The Marketfest rebellion
How local activists in White Bear Lake persuaded the Met Council to prevent 89 daily buses from cutting through their charming community.
The Metropolitan Council is on a crusade to “densify” the Twin Cities, and that means reorganizing our metro area around public transit. The Council’s guiding principle is “transit-oriented development.” That’s “New Urbanist” lingo for “cramming future metro-area development—housing, jobs, retail, entertainment—into small, dense areas within ‘easy walking distance’ (one-half mile) of major public transit stations in the core cities and inner-ring suburbs,” as I wrote recently in the Star Tribune.
The coronavirus pandemic has revealed the danger that reliance on mass transit poses in a time when “social distancing” is key to limiting disease transmission. Exhibit A is New York City, whose per capita deaths from coronavirus are the highest by far in America. Indeed, they are currently double those of Spain and more than double those of Italy, as John Hinderaker explains at Power Line.
A primary reason for this appears to be the Big Apple’s heavy reliance on public transit. In this connection, John cites an April 2020 paper from the National Bureau of Economic Research entitled, “The Subways Seeded the Massive Coronavirus Epidemic in New York City.” According to the paper, New York’s subway system was “a major disseminator—if not the principal transmission vehicle—of coronavirus infection during the initial takeoff of the massive epidemic.”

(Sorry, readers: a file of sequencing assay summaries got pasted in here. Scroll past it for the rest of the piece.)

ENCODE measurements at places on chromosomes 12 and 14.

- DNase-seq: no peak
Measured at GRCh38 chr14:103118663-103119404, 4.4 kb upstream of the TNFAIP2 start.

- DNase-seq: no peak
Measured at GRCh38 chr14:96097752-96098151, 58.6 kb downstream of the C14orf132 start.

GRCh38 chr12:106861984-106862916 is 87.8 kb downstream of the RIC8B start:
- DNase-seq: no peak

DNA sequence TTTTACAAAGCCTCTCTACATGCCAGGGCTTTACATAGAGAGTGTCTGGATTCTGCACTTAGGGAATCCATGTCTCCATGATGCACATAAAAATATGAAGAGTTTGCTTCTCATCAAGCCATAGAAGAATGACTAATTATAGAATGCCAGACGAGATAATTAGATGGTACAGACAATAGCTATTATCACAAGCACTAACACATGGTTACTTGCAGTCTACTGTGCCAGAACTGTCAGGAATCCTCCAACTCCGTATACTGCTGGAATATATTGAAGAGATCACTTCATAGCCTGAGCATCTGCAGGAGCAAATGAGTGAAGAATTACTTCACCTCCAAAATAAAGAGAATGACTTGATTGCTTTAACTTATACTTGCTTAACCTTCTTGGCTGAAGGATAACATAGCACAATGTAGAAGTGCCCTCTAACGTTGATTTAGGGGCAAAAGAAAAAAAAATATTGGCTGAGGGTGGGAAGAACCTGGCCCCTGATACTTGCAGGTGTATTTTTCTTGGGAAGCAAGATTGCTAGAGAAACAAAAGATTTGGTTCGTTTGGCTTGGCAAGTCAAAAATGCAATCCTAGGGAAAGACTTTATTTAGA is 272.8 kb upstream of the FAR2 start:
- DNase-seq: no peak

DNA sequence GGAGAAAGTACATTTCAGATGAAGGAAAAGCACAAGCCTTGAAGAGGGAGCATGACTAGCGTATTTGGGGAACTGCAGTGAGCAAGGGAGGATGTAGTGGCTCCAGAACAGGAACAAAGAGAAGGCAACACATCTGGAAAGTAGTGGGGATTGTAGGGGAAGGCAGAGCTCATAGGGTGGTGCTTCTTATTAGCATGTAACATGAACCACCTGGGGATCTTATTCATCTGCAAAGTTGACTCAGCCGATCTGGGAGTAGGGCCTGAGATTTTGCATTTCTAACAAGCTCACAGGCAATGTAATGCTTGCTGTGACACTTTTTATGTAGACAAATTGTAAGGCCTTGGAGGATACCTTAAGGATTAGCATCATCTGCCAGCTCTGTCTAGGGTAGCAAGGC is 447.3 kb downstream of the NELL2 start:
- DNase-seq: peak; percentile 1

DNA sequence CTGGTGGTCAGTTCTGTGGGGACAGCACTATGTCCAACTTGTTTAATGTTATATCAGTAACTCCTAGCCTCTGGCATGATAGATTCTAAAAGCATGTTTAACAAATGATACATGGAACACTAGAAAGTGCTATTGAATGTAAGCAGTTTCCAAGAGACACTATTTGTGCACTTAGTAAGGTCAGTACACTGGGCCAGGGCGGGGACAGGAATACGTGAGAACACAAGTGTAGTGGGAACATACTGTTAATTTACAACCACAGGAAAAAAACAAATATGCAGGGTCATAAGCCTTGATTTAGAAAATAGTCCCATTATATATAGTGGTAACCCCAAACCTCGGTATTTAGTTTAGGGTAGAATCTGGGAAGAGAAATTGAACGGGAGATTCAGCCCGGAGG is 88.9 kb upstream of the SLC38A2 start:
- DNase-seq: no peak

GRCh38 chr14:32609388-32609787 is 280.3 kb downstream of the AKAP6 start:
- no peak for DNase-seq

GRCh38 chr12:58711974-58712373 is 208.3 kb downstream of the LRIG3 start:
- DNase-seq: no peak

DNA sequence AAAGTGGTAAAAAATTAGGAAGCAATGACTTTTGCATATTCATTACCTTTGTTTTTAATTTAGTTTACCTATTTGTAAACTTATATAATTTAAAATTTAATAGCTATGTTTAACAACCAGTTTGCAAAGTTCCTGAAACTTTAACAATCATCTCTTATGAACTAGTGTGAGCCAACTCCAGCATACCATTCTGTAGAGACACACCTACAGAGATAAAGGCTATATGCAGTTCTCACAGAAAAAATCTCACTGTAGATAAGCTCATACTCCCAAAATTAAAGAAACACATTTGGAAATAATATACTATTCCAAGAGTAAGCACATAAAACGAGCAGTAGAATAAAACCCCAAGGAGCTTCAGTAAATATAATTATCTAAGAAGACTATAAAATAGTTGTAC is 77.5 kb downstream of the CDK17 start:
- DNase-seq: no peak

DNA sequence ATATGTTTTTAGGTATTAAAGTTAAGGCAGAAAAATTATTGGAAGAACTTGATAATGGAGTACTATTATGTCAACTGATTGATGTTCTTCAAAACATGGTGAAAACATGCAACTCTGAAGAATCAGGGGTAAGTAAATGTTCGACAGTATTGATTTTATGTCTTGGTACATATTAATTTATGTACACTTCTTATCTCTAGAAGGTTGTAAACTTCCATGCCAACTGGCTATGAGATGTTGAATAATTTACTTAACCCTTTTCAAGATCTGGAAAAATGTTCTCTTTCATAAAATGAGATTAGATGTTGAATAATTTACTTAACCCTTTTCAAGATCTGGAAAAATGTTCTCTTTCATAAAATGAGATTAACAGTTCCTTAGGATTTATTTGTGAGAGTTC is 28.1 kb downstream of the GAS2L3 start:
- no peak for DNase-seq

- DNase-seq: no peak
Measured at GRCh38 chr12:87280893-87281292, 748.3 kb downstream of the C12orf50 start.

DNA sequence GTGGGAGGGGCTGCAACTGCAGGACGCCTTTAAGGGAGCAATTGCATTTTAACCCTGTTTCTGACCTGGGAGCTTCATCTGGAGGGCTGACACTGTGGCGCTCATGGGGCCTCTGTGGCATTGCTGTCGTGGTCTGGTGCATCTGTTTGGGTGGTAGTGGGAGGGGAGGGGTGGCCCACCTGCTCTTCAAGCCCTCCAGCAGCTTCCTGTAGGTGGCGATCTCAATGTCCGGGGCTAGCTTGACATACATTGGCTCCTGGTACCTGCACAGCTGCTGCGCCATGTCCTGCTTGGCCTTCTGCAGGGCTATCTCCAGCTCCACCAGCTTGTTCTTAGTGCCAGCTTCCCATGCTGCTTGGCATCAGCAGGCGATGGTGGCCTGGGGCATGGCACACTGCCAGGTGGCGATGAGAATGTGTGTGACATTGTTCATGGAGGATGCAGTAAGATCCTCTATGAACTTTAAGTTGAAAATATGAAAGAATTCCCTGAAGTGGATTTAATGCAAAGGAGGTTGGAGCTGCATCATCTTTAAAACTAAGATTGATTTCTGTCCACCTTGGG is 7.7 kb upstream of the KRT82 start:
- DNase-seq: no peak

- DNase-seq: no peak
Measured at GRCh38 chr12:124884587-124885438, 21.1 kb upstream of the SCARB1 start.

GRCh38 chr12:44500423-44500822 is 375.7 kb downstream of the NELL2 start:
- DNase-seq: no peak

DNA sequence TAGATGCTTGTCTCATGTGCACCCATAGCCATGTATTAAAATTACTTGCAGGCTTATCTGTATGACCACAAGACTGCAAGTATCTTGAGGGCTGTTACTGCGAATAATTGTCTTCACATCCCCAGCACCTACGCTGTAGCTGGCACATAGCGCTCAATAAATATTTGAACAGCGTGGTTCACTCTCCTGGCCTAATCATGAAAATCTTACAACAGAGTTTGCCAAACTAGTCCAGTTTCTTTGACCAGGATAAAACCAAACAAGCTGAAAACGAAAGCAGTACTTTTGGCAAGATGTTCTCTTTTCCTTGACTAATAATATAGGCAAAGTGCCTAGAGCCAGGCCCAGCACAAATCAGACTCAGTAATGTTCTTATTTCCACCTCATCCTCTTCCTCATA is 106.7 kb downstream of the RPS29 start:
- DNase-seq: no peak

Now Wes Kooistra, general manager of the Met Council’s Metro Transit, is warning Twin Cities residents of the dangers of mass transit in the current circumstances. In a recent Star Tribune op-ed, entitled “Thank you for not riding public transit,” he wrote as follows:
During the pandemic, public transit is considered an essential service, and rightfully so…. Yet, by its very design, mass transit brings people together in enclosed spaces, making social distancing especially challenging.
As general manager of Metro Transit, I never imagined I would urge people to stop riding transit. But during this time, riders’ and operators’ safety depends on people using transit only for essential travel. Even for essential trips, I implore potential riders to consider other options (emphasis added).
Kooistra points out the many steps that Metro Transit is taking to enhance rider safety, including increased cleaning, the use of larger articulated buses and more buses on routes with the greatest ridership, and requiring riders who can board buses from the rear to do so. Nevertheless, he urges citizens to avoid public transit, and emphasizes that “if you must ride, [do] everything possible to limit exposure to other riders and transit employees.”
Metro Transit’s ridership is down more than 70 percent system-wide since the start of the pandemic. But the Met Council’s Thrive 2040 plan is designed to compel increasing numbers of metro-area residents to abandon our single-family homes for stack-and-pack, multi-family apartments, and our private automobiles for jam-packed mass transit.
The coronavirus pandemic should be a wake-up call that “transit-oriented development” poses risks we previously hadn’t dreamed of.